The secret to making a daisy chain was to use the pointy little fingernail on your right hand. That was what the kids at the Doctor’s Flat school had told Phyllis Wardell. During the flowering season, many daisy chains were worn to school — it was almost the fashion. So here was Phyllis, sitting among the capeweed just up from the creek, plucking the daisy flowers carefully, pushing a small hole in the end of the stem and then carefully threading another through. She picked the flowers slowly — not to protect the plant, but simply because any quick movement would upset the bees that were landing and doing their little wriggles on the bright-yellow flowers. If you upset the bees, they had a nasty way of showing that they didn’t like being disturbed.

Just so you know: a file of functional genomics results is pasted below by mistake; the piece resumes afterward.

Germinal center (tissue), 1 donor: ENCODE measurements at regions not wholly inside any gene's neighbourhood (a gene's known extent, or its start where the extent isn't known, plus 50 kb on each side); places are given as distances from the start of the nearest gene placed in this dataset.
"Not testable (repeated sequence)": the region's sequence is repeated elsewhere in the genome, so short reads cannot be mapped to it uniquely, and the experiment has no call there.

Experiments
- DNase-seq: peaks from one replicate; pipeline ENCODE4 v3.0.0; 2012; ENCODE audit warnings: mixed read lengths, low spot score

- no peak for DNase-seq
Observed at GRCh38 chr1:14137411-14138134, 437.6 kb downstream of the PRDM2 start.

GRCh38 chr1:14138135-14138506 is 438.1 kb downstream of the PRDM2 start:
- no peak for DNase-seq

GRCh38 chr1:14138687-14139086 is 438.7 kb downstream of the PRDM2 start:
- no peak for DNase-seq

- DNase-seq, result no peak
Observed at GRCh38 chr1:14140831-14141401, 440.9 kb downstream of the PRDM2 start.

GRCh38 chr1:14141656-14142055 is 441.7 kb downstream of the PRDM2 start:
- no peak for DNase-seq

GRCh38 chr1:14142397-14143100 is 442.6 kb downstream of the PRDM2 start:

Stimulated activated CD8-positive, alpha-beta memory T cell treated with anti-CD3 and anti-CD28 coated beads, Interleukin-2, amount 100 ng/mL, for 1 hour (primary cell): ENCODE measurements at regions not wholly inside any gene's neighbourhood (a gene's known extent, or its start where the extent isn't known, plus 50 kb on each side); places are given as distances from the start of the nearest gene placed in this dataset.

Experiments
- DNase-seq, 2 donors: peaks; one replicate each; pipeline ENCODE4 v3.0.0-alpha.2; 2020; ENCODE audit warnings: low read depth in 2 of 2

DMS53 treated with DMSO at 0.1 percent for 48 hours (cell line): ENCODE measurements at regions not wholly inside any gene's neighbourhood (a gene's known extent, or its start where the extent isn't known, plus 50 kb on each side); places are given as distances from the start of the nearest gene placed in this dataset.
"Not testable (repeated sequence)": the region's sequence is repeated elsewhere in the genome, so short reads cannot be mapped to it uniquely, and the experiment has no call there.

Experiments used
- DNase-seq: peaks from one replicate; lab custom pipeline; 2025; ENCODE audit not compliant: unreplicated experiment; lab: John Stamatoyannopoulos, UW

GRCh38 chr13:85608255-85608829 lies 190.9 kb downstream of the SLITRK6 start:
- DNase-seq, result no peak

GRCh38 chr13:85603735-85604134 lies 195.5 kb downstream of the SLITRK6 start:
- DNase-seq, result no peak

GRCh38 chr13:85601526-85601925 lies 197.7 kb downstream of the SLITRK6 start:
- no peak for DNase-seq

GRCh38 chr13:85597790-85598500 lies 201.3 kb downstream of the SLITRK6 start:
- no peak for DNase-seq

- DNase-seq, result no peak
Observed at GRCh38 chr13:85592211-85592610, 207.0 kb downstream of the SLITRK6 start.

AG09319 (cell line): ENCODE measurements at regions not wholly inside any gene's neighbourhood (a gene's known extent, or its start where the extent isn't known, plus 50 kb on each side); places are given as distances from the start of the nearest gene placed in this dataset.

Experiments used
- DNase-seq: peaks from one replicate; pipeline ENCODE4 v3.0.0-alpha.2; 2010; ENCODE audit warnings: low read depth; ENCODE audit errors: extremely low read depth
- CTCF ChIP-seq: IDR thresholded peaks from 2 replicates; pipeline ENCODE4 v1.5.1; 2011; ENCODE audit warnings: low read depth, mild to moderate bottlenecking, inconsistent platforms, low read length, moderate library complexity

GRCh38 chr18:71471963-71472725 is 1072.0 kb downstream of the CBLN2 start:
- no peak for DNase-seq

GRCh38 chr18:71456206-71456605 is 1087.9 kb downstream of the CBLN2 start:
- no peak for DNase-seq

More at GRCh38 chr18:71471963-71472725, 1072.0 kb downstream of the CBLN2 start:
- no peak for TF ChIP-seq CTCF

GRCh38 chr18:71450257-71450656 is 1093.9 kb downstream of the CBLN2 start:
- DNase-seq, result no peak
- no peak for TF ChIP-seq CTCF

This daisy-chain necklace would be for her mum, Mrs Ann Wardell. Mum had given Phyllis several days off from school, so she deserved a present. Although her mum had offered Phyllis no reason for the reprieve, making daisy chains beat schoolwork any day.
All of sudden, a piercing scream frightened Phyllis. She rushed up to their log cabin and pushed open the door, only to see her mother on the hardened dirt floor, clutching at her huge stomach. Phyllis stared at her mother. She was obviously in extreme pain. There was sweat dripping off the end of her nose, and a disturbing grinding noise was coming from her mother’s mouth as she gnashed her teeth in agony.